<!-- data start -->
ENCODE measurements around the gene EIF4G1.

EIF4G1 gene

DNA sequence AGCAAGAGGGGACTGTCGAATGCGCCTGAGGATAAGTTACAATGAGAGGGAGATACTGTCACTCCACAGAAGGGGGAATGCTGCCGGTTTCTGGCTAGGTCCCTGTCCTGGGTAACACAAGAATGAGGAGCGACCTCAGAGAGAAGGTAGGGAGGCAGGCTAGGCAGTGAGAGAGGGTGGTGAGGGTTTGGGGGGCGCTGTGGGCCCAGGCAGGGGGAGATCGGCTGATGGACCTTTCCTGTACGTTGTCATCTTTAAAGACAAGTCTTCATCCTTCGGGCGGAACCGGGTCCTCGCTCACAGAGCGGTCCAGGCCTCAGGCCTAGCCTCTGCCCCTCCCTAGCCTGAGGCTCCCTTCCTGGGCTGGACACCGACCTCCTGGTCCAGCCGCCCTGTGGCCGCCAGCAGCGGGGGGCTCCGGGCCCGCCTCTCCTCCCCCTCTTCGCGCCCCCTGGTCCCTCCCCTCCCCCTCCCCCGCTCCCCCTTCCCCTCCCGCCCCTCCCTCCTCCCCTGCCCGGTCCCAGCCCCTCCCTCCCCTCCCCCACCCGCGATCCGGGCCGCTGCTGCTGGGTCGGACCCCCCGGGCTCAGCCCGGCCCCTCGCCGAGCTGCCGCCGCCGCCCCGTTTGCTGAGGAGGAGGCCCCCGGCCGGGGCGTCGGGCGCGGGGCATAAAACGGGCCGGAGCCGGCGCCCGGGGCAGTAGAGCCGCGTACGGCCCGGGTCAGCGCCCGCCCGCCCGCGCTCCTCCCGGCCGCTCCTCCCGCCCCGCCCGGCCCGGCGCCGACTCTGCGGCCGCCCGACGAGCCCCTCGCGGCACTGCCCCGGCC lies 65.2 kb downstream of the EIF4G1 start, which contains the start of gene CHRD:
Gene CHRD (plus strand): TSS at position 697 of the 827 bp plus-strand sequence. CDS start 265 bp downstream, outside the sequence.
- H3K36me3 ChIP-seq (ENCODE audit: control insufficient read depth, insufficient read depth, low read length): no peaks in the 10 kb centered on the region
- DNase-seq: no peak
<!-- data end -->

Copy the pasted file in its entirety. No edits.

ENCODE measurements around the gene EIF4G1.

EIF4G1 gene

DNA sequence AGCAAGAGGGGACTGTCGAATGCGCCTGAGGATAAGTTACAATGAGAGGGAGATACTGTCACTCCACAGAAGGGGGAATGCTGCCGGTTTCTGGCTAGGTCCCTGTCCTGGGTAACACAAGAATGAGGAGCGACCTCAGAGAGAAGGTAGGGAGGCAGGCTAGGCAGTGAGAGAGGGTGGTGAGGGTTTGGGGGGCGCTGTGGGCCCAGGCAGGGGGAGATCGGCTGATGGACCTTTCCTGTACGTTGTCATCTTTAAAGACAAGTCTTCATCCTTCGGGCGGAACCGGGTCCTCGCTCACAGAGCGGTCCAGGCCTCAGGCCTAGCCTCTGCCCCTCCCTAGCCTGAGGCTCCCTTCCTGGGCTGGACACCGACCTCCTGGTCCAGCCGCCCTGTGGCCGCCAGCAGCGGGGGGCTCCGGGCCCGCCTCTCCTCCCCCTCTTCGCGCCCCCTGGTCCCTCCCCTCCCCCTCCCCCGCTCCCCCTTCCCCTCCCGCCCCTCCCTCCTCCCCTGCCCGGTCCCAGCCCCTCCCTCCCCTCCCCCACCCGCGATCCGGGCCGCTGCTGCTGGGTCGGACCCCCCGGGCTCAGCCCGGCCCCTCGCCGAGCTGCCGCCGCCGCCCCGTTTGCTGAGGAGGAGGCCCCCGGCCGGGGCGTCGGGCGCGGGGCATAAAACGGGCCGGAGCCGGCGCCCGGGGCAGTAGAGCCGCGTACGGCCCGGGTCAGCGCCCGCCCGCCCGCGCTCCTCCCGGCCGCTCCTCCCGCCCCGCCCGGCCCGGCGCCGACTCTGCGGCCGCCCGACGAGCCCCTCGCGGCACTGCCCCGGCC lies 65.2 kb downstream of the EIF4G1 start, which contains the start of gene CHRD:
Gene CHRD (plus strand): TSS at position 697 of the 827 bp plus-strand sequence. CDS start 265 bp downstream, outside the sequence.
- H3K36me3 ChIP-seq (ENCODE audit: control insufficient read depth, insufficient read depth, low read length): no peaks in the 10 kb centered on the region
- DNase-seq: no peak